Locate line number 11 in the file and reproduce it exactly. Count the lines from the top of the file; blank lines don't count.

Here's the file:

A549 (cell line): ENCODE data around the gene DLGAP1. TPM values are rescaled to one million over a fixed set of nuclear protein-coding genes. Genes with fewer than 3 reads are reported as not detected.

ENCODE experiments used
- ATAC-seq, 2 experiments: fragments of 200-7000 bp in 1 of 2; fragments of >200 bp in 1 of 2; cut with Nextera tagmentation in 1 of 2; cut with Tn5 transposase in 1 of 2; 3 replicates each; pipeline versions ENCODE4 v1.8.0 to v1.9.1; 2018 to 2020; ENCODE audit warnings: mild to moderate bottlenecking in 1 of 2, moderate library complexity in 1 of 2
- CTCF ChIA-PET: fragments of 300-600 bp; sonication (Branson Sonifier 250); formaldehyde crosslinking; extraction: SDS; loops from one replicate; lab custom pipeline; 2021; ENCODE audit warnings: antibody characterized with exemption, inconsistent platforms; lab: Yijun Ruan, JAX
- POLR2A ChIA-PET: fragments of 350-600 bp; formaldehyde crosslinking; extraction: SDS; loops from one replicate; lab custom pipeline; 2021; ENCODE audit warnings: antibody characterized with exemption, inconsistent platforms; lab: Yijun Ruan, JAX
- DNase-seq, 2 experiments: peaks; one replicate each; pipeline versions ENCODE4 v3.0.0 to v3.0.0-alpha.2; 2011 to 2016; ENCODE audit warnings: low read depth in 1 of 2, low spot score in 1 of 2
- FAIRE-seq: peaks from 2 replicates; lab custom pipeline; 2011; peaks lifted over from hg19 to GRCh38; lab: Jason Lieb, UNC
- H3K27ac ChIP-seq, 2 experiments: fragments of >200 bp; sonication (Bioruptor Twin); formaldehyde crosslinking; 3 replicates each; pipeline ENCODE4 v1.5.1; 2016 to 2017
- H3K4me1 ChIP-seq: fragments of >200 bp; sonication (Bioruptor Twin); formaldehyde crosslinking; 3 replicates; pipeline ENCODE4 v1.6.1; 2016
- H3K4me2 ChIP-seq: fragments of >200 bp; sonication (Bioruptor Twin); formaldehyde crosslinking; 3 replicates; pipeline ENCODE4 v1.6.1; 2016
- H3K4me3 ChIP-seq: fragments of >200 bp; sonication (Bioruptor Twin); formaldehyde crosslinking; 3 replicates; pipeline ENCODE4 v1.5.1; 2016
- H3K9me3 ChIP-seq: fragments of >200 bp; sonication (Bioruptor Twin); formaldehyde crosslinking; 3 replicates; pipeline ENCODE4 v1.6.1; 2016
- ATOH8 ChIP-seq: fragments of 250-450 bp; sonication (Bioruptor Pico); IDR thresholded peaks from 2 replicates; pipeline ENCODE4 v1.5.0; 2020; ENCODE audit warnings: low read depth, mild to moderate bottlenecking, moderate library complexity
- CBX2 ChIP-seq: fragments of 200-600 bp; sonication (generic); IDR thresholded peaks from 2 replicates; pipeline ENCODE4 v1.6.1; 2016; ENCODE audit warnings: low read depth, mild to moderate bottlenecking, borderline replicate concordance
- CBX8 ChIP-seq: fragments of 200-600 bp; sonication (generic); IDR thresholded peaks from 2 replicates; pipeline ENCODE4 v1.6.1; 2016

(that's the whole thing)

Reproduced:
- H3K4me3 ChIP-seq: fragments of >200 bp; sonication (Bioruptor Twin); formaldehyde crosslinking; 3 replicates; pipeline ENCODE4 v1.5.1; 2016